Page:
‘Pashkevilim’ call for protests against Women of Wall

Wall notices in Jerusalem haredi neighborhoods call for ultra-Orthodox to "save the Kotel" from the Women of the Wall.

By
March 11, 2013 03:32
2 minute read.
Notice in a Jerusalem neighborhood calls for haredim to ‘save the Kotel’ from the Women of the Wall

Wall notice against Women of the Wall 370. (photo credit: Itai Orion)

Pashkevilim, or wall notices, have been posted around haredi neighborhoods in Jerusalem calling on men and women to demonstrate against the Women of the Wall activist group on Tuesday when the organization will be holding its regular prayer service for the new month.

“Save the Western Wall from being trampled and desecrated at the hands of a group of women called ‘Women of the Wall’ who want to desecrate the Wall on Tuesday, the new month of Nissan at 7:00 in the morning,” the pashkevil reads.

“Male and female worshipers, please come to the prayer service for the new month on this day to protest against the desecration of the holy...anyone for whom this place is important should come to protest and to call out.”

The Women of the Wall organization, which seeks to obtain the right to hold pluralistic Jewish prayer services for women at the Western Wall, sent photographs of the notices from various locations in the city to the press on Sunday.

The group holds prayer services at the Western Wall celebrating the beginning of every new month.

Women of the Wall chairwoman Anat Hoffman filed a request with Public Security Minister Yitzhak Aharonovitch and Israel Police Ch.-Insp. Yohanan Danino over the notices, asking for their provenance to be investigated. In the request, Hoffman alleges that the notices constitute incitement to violence and could lead to ultra-Orthodox extremists attacking the group.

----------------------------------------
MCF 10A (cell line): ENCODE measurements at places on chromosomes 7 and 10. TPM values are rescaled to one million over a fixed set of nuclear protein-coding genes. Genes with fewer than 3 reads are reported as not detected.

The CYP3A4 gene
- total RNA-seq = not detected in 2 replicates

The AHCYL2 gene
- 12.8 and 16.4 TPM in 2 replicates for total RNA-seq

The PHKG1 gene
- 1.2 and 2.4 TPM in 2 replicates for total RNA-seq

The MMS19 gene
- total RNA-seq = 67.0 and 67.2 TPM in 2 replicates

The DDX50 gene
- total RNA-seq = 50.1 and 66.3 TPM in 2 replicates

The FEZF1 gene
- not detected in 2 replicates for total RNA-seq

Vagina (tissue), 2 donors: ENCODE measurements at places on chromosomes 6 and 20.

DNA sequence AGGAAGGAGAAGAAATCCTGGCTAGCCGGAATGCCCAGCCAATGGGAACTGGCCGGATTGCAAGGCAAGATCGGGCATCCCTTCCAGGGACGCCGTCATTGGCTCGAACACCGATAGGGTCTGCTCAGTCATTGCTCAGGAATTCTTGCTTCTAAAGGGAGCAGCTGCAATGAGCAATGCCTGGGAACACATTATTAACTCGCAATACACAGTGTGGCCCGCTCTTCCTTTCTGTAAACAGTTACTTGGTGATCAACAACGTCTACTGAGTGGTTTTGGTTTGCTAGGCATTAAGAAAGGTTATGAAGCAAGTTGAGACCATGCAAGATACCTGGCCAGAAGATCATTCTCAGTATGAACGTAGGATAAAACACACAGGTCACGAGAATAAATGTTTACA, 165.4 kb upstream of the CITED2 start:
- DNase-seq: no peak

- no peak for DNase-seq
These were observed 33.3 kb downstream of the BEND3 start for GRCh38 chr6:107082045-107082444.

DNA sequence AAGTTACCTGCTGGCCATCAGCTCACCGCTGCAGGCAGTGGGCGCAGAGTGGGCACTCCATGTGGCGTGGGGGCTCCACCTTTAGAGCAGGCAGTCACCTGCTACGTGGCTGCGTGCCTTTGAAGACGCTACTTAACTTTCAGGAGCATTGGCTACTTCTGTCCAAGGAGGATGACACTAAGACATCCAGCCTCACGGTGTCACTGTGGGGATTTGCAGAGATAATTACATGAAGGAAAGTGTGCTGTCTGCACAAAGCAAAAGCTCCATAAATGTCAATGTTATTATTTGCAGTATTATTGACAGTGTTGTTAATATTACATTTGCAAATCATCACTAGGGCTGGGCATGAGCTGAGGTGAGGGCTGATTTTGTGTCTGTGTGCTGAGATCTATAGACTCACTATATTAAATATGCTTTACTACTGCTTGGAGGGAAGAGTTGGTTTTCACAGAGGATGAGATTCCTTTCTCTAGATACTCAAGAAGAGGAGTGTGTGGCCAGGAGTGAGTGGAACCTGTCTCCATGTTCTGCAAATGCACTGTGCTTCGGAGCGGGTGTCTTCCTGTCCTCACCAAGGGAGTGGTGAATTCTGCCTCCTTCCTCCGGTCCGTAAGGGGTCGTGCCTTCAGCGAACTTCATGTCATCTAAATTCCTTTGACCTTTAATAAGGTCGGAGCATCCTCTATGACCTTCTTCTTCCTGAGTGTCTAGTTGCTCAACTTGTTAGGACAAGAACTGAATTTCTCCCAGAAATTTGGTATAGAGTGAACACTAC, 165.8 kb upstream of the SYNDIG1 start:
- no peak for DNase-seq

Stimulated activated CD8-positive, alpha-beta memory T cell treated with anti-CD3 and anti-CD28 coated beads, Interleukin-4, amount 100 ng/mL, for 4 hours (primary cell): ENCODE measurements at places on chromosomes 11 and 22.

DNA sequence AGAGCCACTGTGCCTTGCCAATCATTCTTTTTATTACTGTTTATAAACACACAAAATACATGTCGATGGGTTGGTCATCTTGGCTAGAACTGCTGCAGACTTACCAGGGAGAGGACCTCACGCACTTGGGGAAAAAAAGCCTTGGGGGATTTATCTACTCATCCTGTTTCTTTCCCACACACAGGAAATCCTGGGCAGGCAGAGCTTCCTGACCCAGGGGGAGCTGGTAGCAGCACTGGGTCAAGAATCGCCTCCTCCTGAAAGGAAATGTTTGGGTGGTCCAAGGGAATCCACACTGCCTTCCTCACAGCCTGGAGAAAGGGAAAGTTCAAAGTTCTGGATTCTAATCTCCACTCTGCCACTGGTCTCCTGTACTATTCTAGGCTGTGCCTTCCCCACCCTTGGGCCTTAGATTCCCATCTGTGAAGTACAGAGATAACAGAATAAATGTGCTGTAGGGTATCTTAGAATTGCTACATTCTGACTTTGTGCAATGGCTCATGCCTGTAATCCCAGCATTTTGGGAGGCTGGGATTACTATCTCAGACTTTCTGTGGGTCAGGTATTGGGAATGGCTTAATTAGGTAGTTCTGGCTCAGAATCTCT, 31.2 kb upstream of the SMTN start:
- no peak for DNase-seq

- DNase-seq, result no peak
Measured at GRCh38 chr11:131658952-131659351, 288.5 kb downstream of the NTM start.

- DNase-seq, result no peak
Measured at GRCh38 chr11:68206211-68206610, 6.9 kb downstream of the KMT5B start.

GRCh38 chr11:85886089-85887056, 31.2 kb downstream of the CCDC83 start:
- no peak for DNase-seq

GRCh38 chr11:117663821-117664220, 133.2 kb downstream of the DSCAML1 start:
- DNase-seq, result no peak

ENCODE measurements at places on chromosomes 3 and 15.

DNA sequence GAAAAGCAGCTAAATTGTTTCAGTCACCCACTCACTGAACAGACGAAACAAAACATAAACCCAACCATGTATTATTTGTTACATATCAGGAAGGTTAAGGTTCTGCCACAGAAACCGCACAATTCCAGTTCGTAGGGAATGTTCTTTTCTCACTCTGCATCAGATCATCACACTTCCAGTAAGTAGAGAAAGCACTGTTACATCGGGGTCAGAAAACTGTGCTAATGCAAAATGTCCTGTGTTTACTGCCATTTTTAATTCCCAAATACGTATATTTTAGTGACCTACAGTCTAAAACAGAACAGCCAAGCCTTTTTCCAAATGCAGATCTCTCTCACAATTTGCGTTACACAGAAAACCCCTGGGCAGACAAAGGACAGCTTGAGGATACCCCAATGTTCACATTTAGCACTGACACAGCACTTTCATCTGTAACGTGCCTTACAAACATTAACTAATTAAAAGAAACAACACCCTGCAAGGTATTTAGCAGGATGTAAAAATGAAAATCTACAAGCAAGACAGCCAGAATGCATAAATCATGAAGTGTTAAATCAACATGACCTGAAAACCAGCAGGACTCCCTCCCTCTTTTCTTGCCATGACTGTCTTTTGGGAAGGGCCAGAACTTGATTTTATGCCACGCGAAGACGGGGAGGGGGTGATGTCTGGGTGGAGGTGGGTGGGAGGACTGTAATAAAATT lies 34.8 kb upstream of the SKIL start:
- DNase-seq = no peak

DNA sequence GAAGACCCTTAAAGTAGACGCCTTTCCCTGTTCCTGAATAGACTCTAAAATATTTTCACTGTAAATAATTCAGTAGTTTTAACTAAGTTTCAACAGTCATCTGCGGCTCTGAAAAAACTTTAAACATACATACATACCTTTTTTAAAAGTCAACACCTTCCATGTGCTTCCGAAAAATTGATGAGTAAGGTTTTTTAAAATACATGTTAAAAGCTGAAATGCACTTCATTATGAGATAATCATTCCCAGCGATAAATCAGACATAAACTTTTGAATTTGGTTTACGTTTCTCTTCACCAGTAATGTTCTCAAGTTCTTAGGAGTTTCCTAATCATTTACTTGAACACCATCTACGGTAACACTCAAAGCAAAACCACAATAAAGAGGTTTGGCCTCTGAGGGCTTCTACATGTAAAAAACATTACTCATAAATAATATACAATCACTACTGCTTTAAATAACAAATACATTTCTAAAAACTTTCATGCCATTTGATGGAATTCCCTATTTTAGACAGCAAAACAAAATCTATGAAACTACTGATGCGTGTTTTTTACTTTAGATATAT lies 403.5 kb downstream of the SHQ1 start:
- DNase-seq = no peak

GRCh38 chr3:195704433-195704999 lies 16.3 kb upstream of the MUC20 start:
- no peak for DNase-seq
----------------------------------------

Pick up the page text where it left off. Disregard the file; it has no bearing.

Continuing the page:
“Notices of this kind, which have been published in the past have led haredi extremists to act with severe violence and even attempt murder,” Hoffman wrote.

She said that the police needed to act decisively in order to prevent disturbances or violence at their Tuesday prayer service.

In a statement to the media, the Women of the Wall said they were calling on the Israeli public to “join the struggle to free the Western Wall from the hands of the haredim.”

Hoffman said that the site could be a place where “every Jew, male and female, from all Jewish denominations can feel at home and not in a haredi synagogue.”

The Regulations for the Protection of Holy Places to the Jews of 1981 forbid performing religious ceremonies “not according to local custom” or which “may hurt the feelings of the worshipers” at the site.

In 2003, the Supreme Court upheld the right of the Women of the Wall to pray at the Western Wall according to their custom, but in the same decision ruled that this right was “not an unlimited right” and that the rights of others who might be offended by different customs should also be protected, as well as emphasizing the importance of maintaining order and preventing violence at the site.

The police have interpreted the law in recent years as allowing women to wear colorful tallitot, or prayer shawls, around their shoulders, which police refer to as “female-style tallitot,” while prohibiting the use by women of larger “male-style tallitot,” which are blue and white or black and white, and worn folded across the shoulders. In recent months, women wearing such tallitot have been detained by the police.

The regulations also prohibit the performance of other practices and ceremonies usually conducted by men, including wearing tefillin, reading aloud from the Torah and other Jewish observances.


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